At just under eight miles I reach Old Highway 61. I head south toward Clarksdale. On the iPod Muddy Waters is singing “She’s Only Nineteen Years Old.”
Three miles later I enter Lyon, a town of about 400. It's an upper middle class suburb of Clarksdale. For you Frenchies out there, it was named for the French city of Lyon. But I'll bet it's not pronounced like Lyon in France. This village is impressive, its few small streets lined with generous-sized ranch houses with impeccable lawns and gardens. At the center, near the new town hall and the post office, is a suite of law offices. I’m out of the town in a matter of two or three minutes, going past several dozen acres of black ash trees. The ash grove, how graceful.
I’m on Lee Road now, going past a large field planted in winter wheat that looks like a magnificent green carpet. Lee is a wonderfully quiet tree-lined road, within the city limits of Clarksdale, but still out in the country. Pin oaks and Spanish oaks still have their leaves, brown and copper-colored. (I have my tree book with me, in case you're wondering.)
I arrive at Friars Point Road, which I take south toward downtown Clarksdale. Friars Point lies several miles to the north, but is worth mentioning because it was the birthplace of bluesman Robert Nighthawk, and also of Conway Twitty (born Harold Jenkins). Muddy Waters said he first saw Robert Johnson playing at a place in Friars Point. Friars Point also was the Coahoma county seat during the 19th century.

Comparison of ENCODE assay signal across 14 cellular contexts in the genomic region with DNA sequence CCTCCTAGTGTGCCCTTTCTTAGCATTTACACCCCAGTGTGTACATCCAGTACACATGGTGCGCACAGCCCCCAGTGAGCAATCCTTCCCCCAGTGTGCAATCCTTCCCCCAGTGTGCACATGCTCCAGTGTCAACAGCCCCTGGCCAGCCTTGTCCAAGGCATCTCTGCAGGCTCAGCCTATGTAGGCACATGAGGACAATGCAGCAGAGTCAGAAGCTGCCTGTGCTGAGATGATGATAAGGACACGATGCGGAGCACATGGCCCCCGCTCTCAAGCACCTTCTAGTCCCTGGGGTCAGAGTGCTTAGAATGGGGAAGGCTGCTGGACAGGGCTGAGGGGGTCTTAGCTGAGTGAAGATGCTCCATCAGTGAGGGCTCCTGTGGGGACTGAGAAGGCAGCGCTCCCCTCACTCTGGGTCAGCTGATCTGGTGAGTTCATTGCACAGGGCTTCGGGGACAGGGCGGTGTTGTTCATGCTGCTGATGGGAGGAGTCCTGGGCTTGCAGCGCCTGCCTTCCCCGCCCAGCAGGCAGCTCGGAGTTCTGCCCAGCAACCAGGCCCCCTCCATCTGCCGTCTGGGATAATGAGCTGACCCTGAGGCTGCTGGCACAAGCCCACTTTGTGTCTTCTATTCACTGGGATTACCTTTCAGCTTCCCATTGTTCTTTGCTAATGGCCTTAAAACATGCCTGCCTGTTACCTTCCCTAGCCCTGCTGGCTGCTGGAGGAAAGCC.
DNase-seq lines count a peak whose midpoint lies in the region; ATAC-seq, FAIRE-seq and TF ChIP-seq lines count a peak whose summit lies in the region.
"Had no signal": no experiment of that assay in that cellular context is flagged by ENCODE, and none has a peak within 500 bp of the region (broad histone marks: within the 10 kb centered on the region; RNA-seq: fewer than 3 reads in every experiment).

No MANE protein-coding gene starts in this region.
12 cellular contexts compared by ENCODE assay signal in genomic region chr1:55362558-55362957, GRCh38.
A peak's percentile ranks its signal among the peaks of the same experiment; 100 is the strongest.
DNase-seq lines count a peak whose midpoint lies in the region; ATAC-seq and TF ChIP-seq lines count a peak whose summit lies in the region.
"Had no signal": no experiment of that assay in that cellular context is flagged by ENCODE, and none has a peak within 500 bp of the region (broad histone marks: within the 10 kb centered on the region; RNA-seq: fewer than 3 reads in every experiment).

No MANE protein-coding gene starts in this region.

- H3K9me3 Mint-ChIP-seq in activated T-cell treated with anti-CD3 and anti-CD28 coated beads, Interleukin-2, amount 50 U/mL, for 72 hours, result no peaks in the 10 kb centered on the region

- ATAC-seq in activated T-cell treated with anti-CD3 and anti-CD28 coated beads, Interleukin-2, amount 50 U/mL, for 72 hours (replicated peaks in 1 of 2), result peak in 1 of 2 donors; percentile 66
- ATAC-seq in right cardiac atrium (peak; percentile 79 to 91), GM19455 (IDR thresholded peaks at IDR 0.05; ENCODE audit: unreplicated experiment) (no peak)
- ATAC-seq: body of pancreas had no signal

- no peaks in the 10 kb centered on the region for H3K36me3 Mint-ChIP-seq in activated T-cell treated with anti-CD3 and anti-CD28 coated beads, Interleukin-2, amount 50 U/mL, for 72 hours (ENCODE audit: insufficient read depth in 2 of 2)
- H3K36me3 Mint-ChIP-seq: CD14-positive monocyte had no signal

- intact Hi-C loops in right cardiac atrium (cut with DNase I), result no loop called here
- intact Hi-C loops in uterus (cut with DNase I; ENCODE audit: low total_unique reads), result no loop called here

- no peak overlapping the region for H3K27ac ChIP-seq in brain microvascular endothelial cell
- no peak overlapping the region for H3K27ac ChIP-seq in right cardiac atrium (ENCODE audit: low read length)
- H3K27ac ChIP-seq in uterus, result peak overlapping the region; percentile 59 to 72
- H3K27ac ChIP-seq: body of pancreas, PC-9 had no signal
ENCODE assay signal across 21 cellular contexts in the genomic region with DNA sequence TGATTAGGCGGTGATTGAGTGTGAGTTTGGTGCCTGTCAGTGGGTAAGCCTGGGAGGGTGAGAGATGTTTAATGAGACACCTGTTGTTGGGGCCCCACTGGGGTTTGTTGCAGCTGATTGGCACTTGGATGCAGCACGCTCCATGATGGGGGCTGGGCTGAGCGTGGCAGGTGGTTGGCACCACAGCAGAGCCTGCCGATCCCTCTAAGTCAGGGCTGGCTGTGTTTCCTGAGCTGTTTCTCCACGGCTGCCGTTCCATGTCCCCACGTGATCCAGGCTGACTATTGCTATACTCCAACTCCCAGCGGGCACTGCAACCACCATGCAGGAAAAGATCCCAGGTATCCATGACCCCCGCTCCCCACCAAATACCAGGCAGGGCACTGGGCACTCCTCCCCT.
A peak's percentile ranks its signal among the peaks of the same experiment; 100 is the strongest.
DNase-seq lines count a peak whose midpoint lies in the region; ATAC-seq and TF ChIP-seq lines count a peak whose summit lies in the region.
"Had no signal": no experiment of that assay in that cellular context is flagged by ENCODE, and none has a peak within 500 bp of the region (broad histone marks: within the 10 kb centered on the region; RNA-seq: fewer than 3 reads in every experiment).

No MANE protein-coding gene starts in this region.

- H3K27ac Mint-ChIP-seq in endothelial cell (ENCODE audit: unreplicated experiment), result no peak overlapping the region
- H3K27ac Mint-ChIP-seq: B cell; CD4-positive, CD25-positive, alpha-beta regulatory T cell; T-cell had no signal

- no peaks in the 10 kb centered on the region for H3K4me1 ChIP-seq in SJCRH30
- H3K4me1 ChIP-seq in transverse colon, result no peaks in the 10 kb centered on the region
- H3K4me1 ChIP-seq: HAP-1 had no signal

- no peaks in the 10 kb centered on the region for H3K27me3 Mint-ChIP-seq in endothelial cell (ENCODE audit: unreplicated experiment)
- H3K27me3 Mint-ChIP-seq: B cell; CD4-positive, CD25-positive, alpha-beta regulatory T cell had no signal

One of the first things I see on Friars Point Road as I turn south is, of all things, a Jewish cemetery, Beth Israel. Jake and Molly Krieger, Louis and Goldie Raines, the Bernsteins, the Kantors. I go in to commune with the Jewish dead of Coahoma County. I sit on the Binder tombstone and eat my apple, looking at a photo of Sadie Engelberg, who lived only 32 years. The photo is pressed into the stone. This is a very neat and well-maintained place, filled with aspens, their reddish leaves fluttering on the branches.